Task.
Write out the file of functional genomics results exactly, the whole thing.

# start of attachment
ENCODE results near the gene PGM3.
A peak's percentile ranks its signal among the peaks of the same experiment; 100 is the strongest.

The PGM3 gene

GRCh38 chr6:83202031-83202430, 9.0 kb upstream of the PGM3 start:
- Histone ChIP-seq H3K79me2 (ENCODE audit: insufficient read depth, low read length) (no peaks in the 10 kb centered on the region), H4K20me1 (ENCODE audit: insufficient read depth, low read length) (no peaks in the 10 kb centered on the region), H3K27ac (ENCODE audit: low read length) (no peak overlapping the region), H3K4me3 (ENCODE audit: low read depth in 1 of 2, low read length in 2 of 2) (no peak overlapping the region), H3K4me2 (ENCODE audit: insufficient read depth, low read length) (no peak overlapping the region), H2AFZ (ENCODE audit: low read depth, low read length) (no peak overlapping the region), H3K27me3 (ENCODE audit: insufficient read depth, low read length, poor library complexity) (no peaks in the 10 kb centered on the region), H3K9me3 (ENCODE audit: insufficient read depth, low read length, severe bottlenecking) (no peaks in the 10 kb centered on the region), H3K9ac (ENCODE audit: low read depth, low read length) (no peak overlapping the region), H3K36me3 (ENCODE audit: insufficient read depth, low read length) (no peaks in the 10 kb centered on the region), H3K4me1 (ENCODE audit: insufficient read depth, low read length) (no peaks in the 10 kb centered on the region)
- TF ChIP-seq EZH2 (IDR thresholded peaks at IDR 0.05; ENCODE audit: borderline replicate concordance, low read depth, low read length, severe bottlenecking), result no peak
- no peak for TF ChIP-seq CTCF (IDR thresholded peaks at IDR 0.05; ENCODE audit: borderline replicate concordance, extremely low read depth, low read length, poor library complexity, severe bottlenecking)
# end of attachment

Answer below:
ENCODE results near the gene PGM3.
A peak's percentile ranks its signal among the peaks of the same experiment; 100 is the strongest.

The PGM3 gene

GRCh38 chr6:83202031-83202430, 9.0 kb upstream of the PGM3 start:
- Histone ChIP-seq H3K79me2 (ENCODE audit: insufficient read depth, low read length) (no peaks in the 10 kb centered on the region), H4K20me1 (ENCODE audit: insufficient read depth, low read length) (no peaks in the 10 kb centered on the region), H3K27ac (ENCODE audit: low read length) (no peak overlapping the region), H3K4me3 (ENCODE audit: low read depth in 1 of 2, low read length in 2 of 2) (no peak overlapping the region), H3K4me2 (ENCODE audit: insufficient read depth, low read length) (no peak overlapping the region), H2AFZ (ENCODE audit: low read depth, low read length) (no peak overlapping the region), H3K27me3 (ENCODE audit: insufficient read depth, low read length, poor library complexity) (no peaks in the 10 kb centered on the region), H3K9me3 (ENCODE audit: insufficient read depth, low read length, severe bottlenecking) (no peaks in the 10 kb centered on the region), H3K9ac (ENCODE audit: low read depth, low read length) (no peak overlapping the region), H3K36me3 (ENCODE audit: insufficient read depth, low read length) (no peaks in the 10 kb centered on the region), H3K4me1 (ENCODE audit: insufficient read depth, low read length) (no peaks in the 10 kb centered on the region)
- TF ChIP-seq EZH2 (IDR thresholded peaks at IDR 0.05; ENCODE audit: borderline replicate concordance, low read depth, low read length, severe bottlenecking), result no peak
- no peak for TF ChIP-seq CTCF (IDR thresholded peaks at IDR 0.05; ENCODE audit: borderline replicate concordance, extremely low read depth, low read length, poor library complexity, severe bottlenecking)